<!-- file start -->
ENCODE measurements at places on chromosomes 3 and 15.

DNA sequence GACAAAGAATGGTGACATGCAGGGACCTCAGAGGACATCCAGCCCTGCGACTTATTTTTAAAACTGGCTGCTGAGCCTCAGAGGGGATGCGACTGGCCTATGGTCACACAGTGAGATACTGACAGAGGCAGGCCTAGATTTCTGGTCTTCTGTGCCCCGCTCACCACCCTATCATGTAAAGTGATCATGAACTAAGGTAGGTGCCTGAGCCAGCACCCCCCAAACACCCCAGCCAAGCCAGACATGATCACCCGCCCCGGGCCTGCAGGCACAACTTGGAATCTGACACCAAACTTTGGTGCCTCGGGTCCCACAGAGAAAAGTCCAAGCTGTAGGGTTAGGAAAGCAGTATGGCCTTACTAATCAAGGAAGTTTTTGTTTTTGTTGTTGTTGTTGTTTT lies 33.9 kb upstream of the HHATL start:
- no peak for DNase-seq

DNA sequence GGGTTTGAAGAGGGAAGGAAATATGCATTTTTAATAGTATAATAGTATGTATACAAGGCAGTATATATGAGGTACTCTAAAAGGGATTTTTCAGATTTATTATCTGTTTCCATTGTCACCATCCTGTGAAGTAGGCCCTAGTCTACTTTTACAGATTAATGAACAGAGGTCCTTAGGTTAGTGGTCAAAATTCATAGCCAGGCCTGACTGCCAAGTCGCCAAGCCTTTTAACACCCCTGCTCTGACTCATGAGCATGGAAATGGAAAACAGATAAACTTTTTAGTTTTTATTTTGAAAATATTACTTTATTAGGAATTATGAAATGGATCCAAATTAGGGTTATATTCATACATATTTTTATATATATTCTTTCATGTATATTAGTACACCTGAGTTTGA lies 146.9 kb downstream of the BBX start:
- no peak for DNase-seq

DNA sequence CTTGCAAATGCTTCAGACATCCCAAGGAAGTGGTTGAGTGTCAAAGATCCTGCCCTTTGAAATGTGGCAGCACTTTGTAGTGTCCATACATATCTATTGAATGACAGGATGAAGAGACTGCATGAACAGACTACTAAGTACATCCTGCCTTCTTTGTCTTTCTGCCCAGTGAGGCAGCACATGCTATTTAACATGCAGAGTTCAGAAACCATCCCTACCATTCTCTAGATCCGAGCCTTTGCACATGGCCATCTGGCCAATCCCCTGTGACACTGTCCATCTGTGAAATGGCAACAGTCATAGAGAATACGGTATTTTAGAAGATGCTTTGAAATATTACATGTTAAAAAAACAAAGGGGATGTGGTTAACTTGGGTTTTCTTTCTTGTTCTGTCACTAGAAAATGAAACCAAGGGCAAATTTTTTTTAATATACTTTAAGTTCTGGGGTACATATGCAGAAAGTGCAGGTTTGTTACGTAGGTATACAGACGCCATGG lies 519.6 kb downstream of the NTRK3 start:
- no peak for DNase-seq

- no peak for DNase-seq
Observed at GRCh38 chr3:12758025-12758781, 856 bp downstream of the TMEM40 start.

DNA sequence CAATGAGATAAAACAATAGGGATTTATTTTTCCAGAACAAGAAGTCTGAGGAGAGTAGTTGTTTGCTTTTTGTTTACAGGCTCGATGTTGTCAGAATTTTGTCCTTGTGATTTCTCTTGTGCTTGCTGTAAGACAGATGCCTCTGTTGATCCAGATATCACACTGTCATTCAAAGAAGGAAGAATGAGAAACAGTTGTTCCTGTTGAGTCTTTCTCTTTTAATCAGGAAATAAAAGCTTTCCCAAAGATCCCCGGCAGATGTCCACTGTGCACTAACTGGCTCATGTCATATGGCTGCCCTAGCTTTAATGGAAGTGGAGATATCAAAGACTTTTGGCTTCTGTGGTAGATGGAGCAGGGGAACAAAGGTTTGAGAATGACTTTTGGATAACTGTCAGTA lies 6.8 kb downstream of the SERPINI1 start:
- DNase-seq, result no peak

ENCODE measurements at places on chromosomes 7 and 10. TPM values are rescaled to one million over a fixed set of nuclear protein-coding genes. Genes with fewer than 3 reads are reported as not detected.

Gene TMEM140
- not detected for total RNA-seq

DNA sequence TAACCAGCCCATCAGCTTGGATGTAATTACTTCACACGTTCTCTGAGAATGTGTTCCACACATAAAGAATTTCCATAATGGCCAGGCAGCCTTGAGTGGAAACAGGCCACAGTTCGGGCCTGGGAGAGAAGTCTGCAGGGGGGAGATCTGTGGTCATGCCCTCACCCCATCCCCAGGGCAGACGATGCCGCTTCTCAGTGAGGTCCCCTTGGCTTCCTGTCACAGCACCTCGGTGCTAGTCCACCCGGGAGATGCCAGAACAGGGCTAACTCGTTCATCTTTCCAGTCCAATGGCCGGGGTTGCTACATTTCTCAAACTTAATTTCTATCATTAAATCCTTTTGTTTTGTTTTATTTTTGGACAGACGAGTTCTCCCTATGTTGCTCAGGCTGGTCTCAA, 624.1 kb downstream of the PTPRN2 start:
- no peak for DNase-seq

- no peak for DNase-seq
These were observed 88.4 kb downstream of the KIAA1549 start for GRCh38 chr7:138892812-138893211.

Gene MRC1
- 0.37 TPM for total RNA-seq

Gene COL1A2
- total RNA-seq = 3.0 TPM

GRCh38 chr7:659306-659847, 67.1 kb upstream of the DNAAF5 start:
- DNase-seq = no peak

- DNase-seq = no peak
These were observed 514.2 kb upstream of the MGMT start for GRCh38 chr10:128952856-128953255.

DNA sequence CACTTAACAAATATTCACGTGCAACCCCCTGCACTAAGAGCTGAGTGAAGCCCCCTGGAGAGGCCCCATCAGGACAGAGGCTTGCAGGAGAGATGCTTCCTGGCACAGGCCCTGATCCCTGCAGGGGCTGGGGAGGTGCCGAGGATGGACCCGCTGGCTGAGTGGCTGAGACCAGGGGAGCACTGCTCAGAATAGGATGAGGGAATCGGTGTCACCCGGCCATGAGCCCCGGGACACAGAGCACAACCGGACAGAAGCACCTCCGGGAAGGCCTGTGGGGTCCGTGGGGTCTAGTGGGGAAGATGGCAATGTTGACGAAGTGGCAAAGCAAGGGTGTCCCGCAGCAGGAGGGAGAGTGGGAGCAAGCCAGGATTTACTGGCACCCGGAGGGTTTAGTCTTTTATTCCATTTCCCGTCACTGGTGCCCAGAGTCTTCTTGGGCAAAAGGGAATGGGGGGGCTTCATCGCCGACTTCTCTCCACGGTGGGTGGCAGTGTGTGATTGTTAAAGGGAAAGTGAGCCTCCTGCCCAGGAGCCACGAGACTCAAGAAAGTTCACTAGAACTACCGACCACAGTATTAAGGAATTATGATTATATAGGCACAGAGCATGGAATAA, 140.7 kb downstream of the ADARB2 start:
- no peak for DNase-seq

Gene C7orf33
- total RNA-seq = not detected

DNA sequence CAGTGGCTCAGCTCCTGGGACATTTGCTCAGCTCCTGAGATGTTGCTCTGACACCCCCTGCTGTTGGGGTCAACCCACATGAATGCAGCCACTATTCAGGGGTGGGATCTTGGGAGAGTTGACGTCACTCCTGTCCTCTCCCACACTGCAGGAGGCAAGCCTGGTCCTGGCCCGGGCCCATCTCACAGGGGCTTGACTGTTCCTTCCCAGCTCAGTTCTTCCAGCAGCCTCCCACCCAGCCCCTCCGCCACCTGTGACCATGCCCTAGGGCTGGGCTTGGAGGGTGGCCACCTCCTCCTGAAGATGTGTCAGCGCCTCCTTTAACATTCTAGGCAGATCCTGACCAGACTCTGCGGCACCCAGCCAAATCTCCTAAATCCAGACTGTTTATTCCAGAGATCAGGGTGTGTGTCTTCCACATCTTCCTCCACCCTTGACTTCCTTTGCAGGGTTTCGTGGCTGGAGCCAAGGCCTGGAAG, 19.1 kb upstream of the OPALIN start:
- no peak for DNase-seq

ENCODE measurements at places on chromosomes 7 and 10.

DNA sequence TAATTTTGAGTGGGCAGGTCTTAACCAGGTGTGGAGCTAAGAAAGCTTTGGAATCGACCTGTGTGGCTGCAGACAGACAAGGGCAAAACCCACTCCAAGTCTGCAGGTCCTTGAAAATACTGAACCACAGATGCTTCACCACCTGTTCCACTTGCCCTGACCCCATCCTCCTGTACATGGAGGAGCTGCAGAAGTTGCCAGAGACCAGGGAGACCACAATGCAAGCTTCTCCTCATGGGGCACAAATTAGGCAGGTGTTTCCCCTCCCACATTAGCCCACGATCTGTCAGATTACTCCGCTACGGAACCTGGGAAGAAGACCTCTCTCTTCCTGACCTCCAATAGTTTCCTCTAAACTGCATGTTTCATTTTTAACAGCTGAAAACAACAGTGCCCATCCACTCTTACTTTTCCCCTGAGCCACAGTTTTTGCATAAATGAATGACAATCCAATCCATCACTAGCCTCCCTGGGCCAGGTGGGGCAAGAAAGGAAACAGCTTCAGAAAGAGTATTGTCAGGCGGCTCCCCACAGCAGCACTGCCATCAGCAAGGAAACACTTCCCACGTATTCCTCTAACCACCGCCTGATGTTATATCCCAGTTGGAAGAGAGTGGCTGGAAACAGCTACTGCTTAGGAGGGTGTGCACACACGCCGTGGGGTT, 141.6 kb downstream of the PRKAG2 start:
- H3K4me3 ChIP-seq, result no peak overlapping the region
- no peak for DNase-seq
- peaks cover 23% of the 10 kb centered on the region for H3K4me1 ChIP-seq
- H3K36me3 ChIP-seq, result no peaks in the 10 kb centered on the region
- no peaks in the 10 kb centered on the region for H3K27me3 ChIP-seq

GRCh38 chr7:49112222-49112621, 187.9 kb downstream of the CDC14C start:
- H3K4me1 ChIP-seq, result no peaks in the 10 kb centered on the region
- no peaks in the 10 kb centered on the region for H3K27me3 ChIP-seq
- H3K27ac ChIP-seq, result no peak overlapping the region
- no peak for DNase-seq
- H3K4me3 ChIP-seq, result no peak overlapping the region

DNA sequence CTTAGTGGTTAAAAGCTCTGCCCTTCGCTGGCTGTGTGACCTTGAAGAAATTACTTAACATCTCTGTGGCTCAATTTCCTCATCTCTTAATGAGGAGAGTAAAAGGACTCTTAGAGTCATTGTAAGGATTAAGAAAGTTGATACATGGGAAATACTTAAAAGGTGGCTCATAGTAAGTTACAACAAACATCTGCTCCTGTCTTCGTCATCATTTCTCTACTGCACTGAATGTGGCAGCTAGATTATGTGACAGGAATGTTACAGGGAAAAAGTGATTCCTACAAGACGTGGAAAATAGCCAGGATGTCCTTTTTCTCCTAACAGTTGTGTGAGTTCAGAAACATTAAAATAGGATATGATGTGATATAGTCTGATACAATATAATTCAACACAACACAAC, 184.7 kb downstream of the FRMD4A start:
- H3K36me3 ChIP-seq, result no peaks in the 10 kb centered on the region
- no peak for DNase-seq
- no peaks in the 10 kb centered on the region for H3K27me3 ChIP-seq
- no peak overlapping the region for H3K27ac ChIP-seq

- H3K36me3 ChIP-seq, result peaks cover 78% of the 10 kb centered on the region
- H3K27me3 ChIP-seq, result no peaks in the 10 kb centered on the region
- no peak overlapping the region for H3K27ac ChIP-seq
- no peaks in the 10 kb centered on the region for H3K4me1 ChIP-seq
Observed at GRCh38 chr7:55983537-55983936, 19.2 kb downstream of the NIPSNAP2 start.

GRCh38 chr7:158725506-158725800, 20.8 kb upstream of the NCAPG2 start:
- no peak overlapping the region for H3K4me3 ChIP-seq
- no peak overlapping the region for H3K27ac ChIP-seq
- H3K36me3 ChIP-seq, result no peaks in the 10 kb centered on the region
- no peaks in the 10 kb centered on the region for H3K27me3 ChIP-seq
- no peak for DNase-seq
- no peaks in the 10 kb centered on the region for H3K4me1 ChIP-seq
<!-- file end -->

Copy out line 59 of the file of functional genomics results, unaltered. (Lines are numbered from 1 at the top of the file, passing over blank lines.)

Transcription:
- H3K36me3 ChIP-seq, result no peaks in the 10 kb centered on the region